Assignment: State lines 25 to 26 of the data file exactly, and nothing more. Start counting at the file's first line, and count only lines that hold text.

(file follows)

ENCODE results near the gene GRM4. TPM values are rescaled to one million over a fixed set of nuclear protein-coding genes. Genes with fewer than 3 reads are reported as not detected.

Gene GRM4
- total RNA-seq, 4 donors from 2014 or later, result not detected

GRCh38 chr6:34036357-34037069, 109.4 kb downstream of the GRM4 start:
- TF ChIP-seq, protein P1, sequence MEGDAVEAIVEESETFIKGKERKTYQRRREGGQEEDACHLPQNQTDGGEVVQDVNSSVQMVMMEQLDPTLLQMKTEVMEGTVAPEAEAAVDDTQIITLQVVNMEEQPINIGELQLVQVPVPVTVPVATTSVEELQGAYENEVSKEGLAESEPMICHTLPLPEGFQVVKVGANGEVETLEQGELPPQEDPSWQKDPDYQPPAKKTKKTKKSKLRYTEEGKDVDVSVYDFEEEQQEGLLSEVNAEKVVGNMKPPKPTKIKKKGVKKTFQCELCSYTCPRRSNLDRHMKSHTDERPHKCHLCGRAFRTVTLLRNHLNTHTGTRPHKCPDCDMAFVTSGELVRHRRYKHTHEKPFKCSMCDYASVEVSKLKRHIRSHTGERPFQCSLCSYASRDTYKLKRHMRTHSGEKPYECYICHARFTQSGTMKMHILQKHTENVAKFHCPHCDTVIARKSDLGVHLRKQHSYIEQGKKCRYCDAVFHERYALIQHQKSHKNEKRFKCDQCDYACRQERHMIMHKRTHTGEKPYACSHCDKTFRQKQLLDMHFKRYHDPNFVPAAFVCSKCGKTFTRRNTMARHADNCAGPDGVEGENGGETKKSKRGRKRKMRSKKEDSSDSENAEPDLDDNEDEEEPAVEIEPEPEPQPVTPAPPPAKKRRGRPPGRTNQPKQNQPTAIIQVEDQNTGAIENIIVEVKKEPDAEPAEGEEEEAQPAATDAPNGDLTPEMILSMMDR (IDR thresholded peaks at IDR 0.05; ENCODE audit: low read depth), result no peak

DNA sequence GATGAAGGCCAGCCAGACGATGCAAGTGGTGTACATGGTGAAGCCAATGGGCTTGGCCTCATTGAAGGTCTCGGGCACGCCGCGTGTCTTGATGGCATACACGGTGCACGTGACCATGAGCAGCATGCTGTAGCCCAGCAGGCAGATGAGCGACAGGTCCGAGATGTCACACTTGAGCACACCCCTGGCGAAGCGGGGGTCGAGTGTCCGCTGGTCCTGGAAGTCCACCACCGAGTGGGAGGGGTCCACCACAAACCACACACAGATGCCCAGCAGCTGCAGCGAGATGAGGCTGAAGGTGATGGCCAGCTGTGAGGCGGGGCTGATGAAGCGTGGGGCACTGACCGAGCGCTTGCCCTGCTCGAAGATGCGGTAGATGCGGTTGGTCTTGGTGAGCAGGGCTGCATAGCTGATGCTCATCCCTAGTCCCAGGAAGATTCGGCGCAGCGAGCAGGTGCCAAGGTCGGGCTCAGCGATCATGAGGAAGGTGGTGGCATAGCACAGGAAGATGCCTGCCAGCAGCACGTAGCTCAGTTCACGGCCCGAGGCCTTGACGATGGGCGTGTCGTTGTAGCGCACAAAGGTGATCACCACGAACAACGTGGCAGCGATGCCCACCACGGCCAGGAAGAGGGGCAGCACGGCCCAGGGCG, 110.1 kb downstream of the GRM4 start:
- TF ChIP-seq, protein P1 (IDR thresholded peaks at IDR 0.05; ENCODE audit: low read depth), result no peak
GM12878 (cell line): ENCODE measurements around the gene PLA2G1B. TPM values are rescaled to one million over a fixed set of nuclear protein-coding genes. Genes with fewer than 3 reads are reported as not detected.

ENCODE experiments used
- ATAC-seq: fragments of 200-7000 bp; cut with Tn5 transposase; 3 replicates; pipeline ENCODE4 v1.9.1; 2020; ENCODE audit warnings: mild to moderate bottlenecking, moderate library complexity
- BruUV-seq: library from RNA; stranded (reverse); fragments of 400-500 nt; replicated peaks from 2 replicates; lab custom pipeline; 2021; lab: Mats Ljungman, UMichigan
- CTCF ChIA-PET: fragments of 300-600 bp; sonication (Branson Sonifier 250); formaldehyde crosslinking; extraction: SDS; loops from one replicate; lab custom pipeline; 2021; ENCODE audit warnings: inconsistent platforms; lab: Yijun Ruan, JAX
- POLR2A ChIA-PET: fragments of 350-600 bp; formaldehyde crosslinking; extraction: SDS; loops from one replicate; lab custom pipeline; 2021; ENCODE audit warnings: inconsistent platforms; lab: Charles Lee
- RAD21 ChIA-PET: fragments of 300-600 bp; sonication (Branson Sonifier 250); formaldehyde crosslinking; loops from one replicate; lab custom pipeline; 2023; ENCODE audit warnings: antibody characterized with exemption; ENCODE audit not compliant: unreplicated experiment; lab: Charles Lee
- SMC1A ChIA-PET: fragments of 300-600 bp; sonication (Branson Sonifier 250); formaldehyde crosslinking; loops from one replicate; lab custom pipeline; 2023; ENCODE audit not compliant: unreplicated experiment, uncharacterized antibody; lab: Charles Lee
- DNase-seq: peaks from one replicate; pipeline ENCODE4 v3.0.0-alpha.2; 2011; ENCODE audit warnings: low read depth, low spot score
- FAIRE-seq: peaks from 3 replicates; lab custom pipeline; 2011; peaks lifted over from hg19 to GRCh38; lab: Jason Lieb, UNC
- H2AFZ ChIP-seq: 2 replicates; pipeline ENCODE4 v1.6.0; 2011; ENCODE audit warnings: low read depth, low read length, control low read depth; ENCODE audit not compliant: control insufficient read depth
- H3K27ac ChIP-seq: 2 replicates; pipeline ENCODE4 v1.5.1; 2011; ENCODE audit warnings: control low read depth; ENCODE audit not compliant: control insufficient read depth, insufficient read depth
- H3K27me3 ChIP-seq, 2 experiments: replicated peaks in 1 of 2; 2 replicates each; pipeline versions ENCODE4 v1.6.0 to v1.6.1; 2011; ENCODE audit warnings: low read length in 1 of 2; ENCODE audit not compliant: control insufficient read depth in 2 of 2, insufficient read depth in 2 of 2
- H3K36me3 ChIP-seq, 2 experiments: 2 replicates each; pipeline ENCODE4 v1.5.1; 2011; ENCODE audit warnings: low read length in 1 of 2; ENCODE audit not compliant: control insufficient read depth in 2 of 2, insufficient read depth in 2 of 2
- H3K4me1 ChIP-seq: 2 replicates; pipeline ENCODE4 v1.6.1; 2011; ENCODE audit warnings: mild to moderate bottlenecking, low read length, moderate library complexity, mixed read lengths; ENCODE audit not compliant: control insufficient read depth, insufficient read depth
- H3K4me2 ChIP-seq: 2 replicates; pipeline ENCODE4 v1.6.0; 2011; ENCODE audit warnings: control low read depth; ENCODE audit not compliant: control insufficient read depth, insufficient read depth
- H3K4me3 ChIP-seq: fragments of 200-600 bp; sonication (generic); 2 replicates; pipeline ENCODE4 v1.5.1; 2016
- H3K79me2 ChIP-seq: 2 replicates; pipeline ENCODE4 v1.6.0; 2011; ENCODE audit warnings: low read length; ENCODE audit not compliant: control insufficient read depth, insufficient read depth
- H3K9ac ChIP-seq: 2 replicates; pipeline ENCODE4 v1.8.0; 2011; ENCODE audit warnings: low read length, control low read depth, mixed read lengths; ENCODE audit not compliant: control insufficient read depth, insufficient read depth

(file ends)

- H3K79me2 ChIP-seq: 2 replicates; pipeline ENCODE4 v1.6.0; 2011; ENCODE audit warnings: low read length; ENCODE audit not compliant: control insufficient read depth, insufficient read depth
- H3K9ac ChIP-seq: 2 replicates; pipeline ENCODE4 v1.8.0; 2011; ENCODE audit warnings: low read length, control low read depth, mixed read lengths; ENCODE audit not compliant: control insufficient read depth, insufficient read depth